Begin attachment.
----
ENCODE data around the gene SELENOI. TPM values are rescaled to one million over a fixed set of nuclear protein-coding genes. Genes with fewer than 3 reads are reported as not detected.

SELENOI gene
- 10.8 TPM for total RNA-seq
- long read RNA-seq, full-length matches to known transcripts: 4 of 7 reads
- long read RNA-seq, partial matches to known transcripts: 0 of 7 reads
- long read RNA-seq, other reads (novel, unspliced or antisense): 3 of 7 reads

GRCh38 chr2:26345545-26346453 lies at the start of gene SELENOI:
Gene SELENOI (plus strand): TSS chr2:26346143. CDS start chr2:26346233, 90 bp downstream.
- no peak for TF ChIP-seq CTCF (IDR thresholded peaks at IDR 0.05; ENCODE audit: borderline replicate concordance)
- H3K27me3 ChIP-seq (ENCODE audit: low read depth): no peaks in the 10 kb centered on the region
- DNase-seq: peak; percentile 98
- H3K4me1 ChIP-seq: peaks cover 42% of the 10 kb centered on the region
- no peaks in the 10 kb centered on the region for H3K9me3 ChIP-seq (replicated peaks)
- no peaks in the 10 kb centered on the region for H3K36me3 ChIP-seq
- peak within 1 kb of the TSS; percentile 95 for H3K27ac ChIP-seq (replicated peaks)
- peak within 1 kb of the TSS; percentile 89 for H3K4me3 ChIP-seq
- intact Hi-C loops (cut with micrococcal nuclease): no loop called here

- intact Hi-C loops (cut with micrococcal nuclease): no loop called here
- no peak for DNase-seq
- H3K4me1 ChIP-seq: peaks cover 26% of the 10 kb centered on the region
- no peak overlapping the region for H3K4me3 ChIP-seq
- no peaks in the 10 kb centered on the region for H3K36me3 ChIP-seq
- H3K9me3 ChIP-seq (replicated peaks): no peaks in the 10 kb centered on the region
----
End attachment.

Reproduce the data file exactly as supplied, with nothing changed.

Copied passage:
ENCODE data around the gene SELENOI. TPM values are rescaled to one million over a fixed set of nuclear protein-coding genes. Genes with fewer than 3 reads are reported as not detected.

SELENOI gene
- 10.8 TPM for total RNA-seq
- long read RNA-seq, full-length matches to known transcripts: 4 of 7 reads
- long read RNA-seq, partial matches to known transcripts: 0 of 7 reads
- long read RNA-seq, other reads (novel, unspliced or antisense): 3 of 7 reads

GRCh38 chr2:26345545-26346453 lies at the start of gene SELENOI:
Gene SELENOI (plus strand): TSS chr2:26346143. CDS start chr2:26346233, 90 bp downstream.
- no peak for TF ChIP-seq CTCF (IDR thresholded peaks at IDR 0.05; ENCODE audit: borderline replicate concordance)
- H3K27me3 ChIP-seq (ENCODE audit: low read depth): no peaks in the 10 kb centered on the region
- DNase-seq: peak; percentile 98
- H3K4me1 ChIP-seq: peaks cover 42% of the 10 kb centered on the region
- no peaks in the 10 kb centered on the region for H3K9me3 ChIP-seq (replicated peaks)
- no peaks in the 10 kb centered on the region for H3K36me3 ChIP-seq
- peak within 1 kb of the TSS; percentile 95 for H3K27ac ChIP-seq (replicated peaks)
- peak within 1 kb of the TSS; percentile 89 for H3K4me3 ChIP-seq
- intact Hi-C loops (cut with micrococcal nuclease): no loop called here

- intact Hi-C loops (cut with micrococcal nuclease): no loop called here
- no peak for DNase-seq
- H3K4me1 ChIP-seq: peaks cover 26% of the 10 kb centered on the region
- no peak overlapping the region for H3K4me3 ChIP-seq
- no peaks in the 10 kb centered on the region for H3K36me3 ChIP-seq
- H3K9me3 ChIP-seq (replicated peaks): no peaks in the 10 kb centered on the region